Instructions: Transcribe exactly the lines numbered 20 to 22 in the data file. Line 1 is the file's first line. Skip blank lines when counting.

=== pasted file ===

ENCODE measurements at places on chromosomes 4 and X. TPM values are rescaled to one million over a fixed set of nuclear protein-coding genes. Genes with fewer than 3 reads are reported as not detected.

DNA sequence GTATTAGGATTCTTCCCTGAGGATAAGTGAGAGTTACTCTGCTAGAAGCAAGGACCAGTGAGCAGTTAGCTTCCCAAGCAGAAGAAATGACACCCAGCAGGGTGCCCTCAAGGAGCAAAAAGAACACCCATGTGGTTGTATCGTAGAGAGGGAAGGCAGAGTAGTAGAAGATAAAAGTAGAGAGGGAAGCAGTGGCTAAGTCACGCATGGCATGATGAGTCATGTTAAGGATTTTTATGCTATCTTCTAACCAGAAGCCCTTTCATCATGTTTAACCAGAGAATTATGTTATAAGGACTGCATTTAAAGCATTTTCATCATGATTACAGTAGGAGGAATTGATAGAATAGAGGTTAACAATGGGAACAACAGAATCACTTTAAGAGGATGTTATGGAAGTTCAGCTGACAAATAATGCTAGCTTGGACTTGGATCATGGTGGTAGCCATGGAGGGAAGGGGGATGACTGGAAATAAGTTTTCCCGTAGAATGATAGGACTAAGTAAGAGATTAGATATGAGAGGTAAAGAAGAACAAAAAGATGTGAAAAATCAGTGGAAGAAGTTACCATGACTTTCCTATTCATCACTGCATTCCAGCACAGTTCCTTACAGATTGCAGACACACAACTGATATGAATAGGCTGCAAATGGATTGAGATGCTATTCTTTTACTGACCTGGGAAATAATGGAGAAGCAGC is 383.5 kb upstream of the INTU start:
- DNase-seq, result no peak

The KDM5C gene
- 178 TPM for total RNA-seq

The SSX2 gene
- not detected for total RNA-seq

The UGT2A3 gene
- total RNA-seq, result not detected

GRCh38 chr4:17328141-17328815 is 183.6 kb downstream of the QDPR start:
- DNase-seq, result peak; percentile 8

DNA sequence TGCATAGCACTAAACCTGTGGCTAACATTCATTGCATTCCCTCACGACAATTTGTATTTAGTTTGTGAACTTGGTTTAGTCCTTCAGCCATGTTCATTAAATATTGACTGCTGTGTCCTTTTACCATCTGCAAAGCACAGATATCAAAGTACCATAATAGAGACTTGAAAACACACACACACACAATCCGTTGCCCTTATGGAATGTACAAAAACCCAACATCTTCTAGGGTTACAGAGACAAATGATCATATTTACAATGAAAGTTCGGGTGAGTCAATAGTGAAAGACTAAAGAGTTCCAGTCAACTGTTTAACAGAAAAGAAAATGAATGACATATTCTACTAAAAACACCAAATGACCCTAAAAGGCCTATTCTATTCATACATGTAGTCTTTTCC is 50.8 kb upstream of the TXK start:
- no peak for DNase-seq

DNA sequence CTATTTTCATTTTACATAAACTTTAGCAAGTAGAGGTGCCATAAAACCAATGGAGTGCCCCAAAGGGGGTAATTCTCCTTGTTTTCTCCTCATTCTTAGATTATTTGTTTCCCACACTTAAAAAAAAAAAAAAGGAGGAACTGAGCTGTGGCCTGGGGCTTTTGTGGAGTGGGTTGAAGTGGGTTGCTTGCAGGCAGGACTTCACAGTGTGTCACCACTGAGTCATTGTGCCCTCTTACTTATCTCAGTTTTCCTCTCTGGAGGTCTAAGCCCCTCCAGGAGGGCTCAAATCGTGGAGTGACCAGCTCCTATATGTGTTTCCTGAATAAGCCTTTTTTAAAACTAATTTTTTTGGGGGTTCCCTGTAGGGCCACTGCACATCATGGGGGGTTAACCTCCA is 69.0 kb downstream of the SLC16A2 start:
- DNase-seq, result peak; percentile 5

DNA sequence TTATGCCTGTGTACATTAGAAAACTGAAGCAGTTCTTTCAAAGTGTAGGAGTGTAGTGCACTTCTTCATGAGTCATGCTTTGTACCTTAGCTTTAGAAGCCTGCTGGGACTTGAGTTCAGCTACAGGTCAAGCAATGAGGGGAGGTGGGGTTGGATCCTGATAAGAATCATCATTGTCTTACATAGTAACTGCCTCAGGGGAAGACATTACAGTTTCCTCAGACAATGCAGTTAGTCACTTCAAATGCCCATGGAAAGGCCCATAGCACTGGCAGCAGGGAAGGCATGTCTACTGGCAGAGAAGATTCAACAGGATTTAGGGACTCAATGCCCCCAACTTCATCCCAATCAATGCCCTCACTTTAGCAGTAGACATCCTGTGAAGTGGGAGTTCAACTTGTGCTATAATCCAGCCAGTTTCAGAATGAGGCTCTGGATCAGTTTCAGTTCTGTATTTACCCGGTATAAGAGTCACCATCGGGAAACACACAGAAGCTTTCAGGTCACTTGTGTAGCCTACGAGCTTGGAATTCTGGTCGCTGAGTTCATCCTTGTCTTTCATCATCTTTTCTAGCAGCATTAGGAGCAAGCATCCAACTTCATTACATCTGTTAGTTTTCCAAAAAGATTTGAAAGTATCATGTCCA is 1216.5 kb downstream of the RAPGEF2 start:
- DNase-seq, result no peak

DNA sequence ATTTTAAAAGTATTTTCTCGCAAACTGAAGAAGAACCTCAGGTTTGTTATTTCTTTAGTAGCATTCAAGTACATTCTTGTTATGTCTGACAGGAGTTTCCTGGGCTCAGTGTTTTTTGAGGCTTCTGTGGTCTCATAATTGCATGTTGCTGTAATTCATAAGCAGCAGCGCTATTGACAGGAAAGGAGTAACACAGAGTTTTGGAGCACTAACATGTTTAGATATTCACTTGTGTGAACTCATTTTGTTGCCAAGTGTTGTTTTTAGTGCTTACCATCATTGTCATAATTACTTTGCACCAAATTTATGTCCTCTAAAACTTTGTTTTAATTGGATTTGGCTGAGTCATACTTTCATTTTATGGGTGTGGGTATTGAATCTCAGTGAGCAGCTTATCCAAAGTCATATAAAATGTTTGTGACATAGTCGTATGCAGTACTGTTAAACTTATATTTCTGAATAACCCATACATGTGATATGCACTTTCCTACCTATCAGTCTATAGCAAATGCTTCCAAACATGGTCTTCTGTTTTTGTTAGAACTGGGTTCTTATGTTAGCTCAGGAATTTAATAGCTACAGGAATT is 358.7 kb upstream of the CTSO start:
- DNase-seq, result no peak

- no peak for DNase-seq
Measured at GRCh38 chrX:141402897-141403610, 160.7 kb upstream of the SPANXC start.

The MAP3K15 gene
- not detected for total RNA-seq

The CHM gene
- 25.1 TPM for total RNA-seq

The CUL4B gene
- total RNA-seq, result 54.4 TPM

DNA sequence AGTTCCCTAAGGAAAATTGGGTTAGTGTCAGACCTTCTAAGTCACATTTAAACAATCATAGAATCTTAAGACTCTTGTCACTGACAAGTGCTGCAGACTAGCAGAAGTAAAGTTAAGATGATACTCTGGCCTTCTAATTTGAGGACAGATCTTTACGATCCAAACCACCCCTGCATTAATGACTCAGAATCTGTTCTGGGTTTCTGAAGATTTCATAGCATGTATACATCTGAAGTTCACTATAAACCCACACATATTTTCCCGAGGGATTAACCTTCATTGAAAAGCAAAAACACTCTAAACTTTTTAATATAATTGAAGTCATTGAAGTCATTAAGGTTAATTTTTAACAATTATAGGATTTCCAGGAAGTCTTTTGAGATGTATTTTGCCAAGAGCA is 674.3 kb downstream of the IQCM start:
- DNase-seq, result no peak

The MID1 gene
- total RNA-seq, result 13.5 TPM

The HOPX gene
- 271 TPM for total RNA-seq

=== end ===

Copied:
- no peak for DNase-seq
Measured at GRCh38 chrX:141402897-141403610, 160.7 kb upstream of the SPANXC start.

The MAP3K15 gene